• Black/African Americans today are over-represented in our jails and prisons.  People of color account for 60 percent of the prison population. Black/African Americans also account for 37 percent of drug arrests, but only14 percent of regular drug users (illicit drug use is frequently associated with self-medication among people with mental illnesses). [6]
  • Because less than 2 percent of American Psychological Association members are Black/African American, some may worry that mental health care practitioners are not culturally competent enough to treat their specific issues. [7] This is compounded by the fact that some Black/African American patients have reported experiencing racism and microaggression from therapists. [8]
  • Stigma and judgment prevents Black/African Americans from seeking treatment for their mental illnesses. Research indicates that Black/African Americans believe that mild depression or anxiety would be considered “crazy” in their social circles. Furthermore, many believe that discussions about mental illness would not be appropriate even among family. [9]

Asian Mental Health

From mentalhealthamerica.net

(http://www.mentalhealthamerica.net/issues/asian-americanpacific-islander-communities-and-mental-health)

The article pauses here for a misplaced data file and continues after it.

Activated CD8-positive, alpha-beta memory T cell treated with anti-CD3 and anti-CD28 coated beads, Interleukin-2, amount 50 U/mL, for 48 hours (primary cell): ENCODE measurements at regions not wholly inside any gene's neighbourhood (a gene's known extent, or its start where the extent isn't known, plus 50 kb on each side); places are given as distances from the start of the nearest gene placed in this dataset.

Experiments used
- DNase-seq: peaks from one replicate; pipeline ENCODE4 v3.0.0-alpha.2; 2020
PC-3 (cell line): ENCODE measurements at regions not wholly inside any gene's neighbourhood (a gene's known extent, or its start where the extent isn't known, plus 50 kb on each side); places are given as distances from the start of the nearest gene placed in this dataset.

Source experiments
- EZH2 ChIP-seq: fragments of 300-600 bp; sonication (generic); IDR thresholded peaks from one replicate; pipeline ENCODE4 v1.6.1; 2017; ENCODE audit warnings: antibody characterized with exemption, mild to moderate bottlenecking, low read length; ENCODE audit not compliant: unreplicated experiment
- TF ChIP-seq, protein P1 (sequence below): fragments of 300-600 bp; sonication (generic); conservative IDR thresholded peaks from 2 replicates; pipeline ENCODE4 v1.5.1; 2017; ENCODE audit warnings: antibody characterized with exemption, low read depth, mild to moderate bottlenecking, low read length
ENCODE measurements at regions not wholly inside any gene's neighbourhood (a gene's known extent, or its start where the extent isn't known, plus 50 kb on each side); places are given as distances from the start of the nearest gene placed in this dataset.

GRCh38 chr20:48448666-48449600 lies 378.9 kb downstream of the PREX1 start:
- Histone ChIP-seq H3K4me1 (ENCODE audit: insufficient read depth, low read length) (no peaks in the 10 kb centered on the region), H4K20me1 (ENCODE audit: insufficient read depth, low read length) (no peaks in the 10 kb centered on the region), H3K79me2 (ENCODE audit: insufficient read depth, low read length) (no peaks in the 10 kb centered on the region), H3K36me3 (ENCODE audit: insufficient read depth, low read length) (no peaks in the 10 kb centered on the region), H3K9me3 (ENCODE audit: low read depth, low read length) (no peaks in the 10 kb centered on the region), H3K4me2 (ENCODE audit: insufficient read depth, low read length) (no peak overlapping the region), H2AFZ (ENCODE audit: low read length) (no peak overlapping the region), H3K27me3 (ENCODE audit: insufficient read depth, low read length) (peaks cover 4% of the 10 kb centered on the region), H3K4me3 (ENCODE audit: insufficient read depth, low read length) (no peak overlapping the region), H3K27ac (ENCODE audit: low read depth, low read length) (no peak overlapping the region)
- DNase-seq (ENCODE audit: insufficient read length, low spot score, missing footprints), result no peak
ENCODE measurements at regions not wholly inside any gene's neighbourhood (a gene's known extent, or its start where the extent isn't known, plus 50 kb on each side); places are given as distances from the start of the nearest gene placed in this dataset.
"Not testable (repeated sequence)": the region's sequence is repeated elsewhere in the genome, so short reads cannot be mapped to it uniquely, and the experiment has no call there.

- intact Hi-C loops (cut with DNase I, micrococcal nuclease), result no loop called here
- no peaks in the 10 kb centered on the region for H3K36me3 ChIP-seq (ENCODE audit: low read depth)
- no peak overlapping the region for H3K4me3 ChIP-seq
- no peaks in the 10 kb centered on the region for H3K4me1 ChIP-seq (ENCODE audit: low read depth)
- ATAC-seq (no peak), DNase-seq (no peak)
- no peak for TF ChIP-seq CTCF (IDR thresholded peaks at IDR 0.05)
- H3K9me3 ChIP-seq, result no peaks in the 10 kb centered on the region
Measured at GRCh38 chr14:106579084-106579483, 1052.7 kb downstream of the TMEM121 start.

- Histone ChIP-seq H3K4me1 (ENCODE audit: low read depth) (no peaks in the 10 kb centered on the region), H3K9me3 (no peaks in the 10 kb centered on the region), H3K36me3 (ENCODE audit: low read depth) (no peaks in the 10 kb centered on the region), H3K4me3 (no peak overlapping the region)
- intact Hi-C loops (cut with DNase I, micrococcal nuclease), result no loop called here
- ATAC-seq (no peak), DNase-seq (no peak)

According to the Centers for Disease Control and Prevention [2], in general Asian Americans report fewer mental health concerns than do whites.  However:

  • 18.9 percent of Asian American high school students report considering suicide, versus 15.5 percent of whites.
  • 10.8 percent of Asian American high school students report having attempted suicide, versus 6.2 percent of whites.
  • Asian American high school females are twice as likely (15 percent) to have attempted suicide than males (7 percent).
  • Suicide death rates are 30 percent higher for 15-24 year old Asian American females than they are for white females (5.3 versus 4.0).
  • Suicide death rates for 65+ year old Asian American females are higher than they are for white females (4.8 to 4.5).

William Jiang, MLS is the Author of 63 books, including the bestselling books Guide to Natural Mental Health , 3rd ed and his critically-acclaimed autobiography A Schizophrenic Will: A Story of Madness, A Story of Hope. You can see a selection of his books about mental and physical health nicely laid out on his blog at http://www.mentalhealthbooks.net